Extended stored procedures are a useful way to display information about files or your system. Extended stored procedures let you execute noninteractive DLLs from a stored procedure or an Interactive SQL (ISQL) window. SQL Server Books Online (BOL) documents about 90 extended stored procedures in SQL Server 7.0 and 20 in 6.5. More than 145 documented and 50 undocumented extended stored procedures ship with SQL Server. For a list of all stored procedures, run
Some of the procedures in this list, such as xp_enumgroups, won't run if you're using the SQL Server Desktop edition on Windows 98, because there aren't any NT groups to report.
One of the least-used undocumented stored procedures is xp_cmdshell, which lets you execute any OS command via Transact SQL (T-SQL). For example, to notify users that SQL Server will stop, you simply run the command:
System will shut down in 30 seconds',
WAITFOR DELAY '00:00:30'
/* recycleserver.bat contains a file that
executes a net stop command to the
The no_output parameter following the procedure makes the results of the net send command invisible to the ISQL window.
Any xp_enum procedure with no parameters returns a recordset of ODBC settings or user information. Xp_enumdsn with no parameters displays a list and description of all data source names (DSNs) connected to SQL Server. Xp_enumgroups displays all the Windows NT domain groups and descriptions.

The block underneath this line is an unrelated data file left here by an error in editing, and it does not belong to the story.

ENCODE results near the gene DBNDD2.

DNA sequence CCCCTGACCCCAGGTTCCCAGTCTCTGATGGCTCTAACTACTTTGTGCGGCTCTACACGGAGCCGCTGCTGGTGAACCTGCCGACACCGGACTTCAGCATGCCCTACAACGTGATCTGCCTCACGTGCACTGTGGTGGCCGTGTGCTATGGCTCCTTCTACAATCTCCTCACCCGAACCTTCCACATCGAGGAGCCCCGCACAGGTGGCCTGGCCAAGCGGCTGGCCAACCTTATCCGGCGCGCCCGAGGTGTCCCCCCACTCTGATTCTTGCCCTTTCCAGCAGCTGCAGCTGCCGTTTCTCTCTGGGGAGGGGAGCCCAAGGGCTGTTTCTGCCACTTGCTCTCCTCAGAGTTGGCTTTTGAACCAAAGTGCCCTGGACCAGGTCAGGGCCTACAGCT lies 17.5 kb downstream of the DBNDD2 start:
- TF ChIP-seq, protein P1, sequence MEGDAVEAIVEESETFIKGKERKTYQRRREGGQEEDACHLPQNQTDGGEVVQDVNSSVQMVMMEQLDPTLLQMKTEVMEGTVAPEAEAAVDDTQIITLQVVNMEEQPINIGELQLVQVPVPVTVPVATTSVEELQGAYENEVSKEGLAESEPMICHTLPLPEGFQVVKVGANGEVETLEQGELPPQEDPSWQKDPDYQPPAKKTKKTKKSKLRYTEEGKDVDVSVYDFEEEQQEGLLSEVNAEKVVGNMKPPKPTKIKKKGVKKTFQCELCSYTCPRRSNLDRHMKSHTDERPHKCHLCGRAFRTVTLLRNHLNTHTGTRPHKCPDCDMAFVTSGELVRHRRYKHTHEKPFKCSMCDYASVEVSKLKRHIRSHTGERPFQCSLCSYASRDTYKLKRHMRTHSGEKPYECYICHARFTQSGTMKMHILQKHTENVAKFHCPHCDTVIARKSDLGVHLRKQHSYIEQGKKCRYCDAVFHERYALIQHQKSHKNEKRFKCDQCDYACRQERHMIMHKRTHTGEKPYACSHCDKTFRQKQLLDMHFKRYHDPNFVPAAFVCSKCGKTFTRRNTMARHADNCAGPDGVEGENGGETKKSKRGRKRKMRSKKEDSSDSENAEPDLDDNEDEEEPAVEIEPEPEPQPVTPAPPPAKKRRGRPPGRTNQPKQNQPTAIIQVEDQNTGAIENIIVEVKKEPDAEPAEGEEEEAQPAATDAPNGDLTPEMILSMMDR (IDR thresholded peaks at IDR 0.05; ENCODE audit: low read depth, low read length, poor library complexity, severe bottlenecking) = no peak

Loading extended stored procedures into a temporary table to review later can simplify your role in automating tasks such as monitoring tables or hard- drive growth. Xp_fixeddrives with no parameters displays all the physical hard drives and each drive's amount of free space. You can also use this extended stored procedure to monitor growth. Then you can use the xp_sendmail procedure to send you email when your hard drive capacity reaches a given point.
In SQL Server 7.0, you can use xp_fileexist c:\autoexec.bat to return a 0 (not exists) or 1 (exists). For example, you can create a job that executes xp_fileexist every half hour, then if the file exists, directs SQL Server to fire a Data Transformation Services (DTS) package. You need to use quotes around the file name for the xp_fileexist query to work.
A procedure you might want to incorporate in your user-defined stored procedure is xp_getnetname. This procedure returns the WINS name of the server that you're connected to.
These are only some of the undocumented extended stored procedures you can use with SQL Server. Extended stored procedures are an unexplored area of SQL Server that you can customize with C++ components. I predict that in the future, many vendors will come up with solutions for custom components to load into SQL Server.